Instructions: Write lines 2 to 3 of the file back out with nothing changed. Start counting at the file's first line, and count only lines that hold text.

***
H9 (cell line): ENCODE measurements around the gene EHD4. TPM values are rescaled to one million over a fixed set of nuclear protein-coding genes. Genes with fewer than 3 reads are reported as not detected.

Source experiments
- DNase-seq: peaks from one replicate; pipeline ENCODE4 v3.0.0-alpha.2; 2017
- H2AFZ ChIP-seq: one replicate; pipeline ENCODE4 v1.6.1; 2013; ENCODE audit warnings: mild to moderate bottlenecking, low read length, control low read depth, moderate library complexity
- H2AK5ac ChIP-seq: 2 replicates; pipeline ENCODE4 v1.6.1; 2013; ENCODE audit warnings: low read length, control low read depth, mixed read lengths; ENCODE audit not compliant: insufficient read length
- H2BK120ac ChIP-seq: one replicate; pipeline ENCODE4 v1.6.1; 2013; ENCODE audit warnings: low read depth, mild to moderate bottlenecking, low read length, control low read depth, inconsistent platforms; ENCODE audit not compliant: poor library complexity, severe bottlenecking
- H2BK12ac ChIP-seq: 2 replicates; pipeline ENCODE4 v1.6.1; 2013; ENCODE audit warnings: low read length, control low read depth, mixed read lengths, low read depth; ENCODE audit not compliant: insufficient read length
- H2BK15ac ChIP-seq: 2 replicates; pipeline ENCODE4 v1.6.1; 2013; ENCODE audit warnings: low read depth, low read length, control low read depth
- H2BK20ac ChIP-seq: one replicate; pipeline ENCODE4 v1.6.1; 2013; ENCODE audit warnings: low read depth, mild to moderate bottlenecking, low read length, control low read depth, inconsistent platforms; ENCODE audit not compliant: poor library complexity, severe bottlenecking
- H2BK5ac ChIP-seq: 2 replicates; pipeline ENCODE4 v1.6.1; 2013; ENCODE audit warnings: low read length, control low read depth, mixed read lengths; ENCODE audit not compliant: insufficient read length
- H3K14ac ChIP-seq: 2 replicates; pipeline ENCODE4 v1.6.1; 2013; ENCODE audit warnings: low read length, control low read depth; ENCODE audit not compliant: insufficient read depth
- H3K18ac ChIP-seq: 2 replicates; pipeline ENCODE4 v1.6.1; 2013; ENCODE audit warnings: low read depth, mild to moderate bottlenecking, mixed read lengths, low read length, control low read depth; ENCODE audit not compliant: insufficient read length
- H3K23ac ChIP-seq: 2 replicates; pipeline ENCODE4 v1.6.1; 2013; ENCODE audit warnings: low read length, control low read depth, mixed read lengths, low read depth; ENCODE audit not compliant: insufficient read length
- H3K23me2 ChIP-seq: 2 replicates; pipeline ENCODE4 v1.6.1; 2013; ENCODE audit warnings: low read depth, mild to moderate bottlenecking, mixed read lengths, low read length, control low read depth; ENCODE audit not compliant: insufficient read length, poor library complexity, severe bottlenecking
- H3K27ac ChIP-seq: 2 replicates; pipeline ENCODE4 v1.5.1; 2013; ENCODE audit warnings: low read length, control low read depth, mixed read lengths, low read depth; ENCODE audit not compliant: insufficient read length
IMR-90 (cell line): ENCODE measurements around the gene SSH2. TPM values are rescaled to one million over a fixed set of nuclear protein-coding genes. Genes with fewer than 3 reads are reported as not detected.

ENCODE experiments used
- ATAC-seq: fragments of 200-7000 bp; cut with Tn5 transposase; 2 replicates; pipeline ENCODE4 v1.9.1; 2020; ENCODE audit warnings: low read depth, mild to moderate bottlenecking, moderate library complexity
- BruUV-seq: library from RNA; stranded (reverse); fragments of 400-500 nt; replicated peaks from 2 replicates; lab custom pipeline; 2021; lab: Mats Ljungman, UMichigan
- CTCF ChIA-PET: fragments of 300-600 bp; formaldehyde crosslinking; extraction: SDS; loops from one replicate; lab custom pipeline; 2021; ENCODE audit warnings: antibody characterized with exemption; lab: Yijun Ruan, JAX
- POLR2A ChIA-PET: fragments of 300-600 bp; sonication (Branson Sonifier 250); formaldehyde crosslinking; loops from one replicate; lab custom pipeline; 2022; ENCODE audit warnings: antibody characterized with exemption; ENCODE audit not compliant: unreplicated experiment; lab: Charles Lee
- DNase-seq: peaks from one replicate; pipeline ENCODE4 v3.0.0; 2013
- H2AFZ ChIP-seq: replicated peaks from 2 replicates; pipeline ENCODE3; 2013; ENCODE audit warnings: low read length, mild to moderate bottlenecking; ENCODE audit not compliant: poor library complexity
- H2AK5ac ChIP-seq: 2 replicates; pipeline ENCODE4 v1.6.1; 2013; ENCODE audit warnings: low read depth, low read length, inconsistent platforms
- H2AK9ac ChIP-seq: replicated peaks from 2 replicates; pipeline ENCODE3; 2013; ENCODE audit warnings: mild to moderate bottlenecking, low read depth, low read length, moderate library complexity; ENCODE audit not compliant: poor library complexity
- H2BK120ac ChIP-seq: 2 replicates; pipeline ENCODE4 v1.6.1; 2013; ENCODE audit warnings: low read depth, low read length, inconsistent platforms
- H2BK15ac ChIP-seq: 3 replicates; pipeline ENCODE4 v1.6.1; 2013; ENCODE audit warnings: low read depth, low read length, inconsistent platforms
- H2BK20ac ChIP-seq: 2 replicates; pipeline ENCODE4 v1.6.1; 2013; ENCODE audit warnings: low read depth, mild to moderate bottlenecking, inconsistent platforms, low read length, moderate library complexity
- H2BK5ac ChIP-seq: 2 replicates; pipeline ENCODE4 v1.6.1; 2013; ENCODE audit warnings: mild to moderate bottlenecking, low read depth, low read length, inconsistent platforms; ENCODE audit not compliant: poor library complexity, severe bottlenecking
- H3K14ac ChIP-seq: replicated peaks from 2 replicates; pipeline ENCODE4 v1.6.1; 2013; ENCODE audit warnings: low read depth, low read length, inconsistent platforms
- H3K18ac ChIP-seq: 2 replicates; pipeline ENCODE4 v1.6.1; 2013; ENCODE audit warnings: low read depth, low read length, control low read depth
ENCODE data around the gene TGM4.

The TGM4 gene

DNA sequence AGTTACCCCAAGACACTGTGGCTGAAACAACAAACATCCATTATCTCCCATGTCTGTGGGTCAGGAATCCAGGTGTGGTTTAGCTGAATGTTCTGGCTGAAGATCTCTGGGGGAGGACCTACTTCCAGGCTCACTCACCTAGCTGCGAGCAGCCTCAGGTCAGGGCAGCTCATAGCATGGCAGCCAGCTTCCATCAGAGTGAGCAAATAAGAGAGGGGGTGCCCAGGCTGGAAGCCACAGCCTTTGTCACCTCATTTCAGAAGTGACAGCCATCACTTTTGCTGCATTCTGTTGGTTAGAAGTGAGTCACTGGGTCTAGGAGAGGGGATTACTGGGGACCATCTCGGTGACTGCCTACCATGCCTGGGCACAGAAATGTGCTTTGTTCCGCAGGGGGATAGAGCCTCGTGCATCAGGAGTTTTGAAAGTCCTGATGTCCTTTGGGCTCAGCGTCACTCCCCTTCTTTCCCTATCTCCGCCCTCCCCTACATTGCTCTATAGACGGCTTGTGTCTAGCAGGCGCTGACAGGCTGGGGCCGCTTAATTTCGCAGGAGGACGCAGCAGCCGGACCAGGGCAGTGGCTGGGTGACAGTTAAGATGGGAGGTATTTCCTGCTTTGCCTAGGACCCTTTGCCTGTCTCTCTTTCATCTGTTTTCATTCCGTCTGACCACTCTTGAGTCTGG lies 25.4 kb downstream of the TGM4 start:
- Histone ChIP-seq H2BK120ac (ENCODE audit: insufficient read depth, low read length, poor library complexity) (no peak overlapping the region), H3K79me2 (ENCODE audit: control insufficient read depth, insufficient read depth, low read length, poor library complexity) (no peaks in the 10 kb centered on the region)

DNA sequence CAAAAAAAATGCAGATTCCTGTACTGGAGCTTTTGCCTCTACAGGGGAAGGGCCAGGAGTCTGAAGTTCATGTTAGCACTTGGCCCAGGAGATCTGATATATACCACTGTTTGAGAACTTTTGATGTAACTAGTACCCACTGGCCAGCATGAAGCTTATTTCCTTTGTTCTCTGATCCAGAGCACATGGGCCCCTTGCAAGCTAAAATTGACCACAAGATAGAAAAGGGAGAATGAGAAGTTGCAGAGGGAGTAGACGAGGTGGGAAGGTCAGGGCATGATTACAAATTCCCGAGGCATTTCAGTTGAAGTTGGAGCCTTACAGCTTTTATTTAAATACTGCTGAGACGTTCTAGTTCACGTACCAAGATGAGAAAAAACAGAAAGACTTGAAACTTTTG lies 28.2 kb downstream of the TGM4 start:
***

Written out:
Source experiments
- DNase-seq: peaks from one replicate; pipeline ENCODE4 v3.0.0-alpha.2; 2017